With 2016 upon us, boards are likely to reflect on the
organizational challenges they expect to face in the coming year,
and to develop effective strategies to tackle these challenges. A
recent EY publication anticipates that in developing
these strategies, boards will focus their energies on addressing
the following five critical challenges:
1. Board effectiveness, composition and refreshment
Boards are always looking for ways to self-improve. It is
expected that 2016 will be no different in this respect. Boards
will seek ways to attain the right mix of skills and experience and
to enhance transparency and accountability. Particular attention
will be paid to achieving board composition reflecting a greater
diversity of knowledge and experience to mirror the increasing
convergence of sectors and rising global interconnectivity.
Demographic changes should give boards pause for thought on
establishing an effective succession planning strategy. Among
Fortune 500 companies with retirement-age policies, 19% of
directorships are held by individuals within 5 years of reaching
the board's designated retirement age.
2. Investor and stakeholder engagement
The recent rise in investor activism has caused boards to
reflect on their shareholder communication strategies. Boards are
increasingly monitoring required filings to ensure they serve as
effective communication tools rather than merely
"compliance" documents. Designated directors are expected
to be fully prepared to engage directly with investors on
appropriate governance matters.
At the moment, only 7% of organizations claim to have a robust
incident response program that includes third parties and law
enforcement and is integrated with their broader threat and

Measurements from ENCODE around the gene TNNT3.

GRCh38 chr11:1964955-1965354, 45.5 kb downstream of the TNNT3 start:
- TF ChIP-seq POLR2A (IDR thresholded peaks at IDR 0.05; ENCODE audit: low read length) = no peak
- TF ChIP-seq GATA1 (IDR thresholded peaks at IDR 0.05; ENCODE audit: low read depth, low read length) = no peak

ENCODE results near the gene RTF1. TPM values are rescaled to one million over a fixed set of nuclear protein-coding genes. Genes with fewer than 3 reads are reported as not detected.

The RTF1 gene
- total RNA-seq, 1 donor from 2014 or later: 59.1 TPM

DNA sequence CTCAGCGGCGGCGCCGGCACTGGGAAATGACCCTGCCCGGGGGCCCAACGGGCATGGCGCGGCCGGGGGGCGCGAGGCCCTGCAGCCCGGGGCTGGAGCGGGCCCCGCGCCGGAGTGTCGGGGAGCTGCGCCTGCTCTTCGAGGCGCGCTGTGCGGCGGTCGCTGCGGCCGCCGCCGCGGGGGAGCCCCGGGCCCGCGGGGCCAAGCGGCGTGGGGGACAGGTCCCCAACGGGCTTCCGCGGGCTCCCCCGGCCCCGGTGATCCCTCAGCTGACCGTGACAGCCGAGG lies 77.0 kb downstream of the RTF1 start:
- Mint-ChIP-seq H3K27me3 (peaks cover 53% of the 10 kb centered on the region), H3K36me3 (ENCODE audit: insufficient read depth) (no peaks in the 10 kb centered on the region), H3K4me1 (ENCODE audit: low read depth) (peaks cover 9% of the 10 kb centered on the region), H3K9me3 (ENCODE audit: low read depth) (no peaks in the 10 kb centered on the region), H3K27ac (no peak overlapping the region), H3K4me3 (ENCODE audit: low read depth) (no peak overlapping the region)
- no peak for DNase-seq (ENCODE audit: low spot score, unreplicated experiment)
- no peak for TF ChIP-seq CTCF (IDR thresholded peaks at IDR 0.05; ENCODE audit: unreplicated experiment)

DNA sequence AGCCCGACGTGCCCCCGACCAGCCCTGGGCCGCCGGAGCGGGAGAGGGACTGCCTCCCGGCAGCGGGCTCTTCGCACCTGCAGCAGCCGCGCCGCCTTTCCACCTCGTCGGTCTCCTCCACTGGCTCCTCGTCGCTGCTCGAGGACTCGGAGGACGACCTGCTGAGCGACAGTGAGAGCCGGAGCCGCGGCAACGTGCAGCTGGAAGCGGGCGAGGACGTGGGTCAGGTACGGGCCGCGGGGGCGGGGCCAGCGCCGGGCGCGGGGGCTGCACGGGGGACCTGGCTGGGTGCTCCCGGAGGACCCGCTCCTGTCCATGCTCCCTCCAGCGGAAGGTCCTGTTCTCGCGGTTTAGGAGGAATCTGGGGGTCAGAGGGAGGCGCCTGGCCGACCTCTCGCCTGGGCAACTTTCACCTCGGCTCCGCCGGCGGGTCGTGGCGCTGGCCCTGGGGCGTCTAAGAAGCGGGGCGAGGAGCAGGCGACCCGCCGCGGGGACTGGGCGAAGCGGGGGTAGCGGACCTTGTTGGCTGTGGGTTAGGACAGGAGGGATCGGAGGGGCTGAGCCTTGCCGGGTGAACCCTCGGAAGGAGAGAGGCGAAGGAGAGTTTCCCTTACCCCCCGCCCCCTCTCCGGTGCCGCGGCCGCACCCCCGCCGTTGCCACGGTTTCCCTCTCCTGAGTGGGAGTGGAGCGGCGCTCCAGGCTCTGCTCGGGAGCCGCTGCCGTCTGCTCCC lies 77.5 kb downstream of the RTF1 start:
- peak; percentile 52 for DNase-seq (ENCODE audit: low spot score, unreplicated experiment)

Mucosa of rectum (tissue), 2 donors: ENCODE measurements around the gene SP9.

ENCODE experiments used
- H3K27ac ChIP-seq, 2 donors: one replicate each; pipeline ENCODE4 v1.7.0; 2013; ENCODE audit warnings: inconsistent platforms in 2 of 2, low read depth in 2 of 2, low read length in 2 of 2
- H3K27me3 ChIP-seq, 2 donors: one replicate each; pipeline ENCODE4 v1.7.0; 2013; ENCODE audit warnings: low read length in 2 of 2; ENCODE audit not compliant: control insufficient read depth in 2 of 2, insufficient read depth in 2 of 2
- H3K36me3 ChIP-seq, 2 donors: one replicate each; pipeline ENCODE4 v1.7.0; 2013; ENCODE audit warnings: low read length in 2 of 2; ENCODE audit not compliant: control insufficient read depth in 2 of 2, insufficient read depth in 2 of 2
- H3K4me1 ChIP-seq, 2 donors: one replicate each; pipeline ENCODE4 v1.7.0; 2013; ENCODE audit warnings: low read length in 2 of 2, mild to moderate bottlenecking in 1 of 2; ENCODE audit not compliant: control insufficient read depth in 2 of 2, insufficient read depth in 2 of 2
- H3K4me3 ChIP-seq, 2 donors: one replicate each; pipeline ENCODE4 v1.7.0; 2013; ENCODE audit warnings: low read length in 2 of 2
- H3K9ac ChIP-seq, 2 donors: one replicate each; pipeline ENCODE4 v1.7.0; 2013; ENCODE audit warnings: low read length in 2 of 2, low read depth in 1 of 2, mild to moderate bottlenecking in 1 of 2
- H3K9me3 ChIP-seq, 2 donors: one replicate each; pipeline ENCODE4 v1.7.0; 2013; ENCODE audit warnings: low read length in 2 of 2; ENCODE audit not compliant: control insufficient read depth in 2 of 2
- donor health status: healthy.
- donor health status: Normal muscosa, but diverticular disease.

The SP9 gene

vulnerability management function. This percentage is shockingly
low given the serious risk that a cyber-breach poses. It will be
incumbent on boards to ensure critical infrastructure is adequately
protected and that there is a system in place to respond to a
crisis. Boards will have to familiarize themselves with
organizational vulnerabilities so that they can both guide
management's cybersecurity strategy and prepare to face of new
4. Oversight of Enterprise Risk Management (ERM)
In an effort to create long-term value, it is expected that
boards will develop new policies and procedures to improve upon
current ERM strategies and to enhance their organization's risk
5. Oversight of talent risk management
In conversations with board directors, three out of four
directors claimed that human capital strategy, meaning the need to
retain or acquire talent, will be one of the top emerging risks
boards face in 2016. To mitigate this risk, it is anticipated
boards will work more closely with management to ensure an
appropriate human capital strategy is in place. In order to best
fulfill this role, boards will be required to apprise themselves of
any and all human capital vulnerabilities particular to their
The author would like to thank Michael Viner, articling
student, for his assistance in preparing this legal
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Under the Income Tax Act, the Employment Insurance Act, and the Excise Tax Act, a director of a corporation is jointly and severally liable for a corporation's failure to deduct and remit source deductions or GST.
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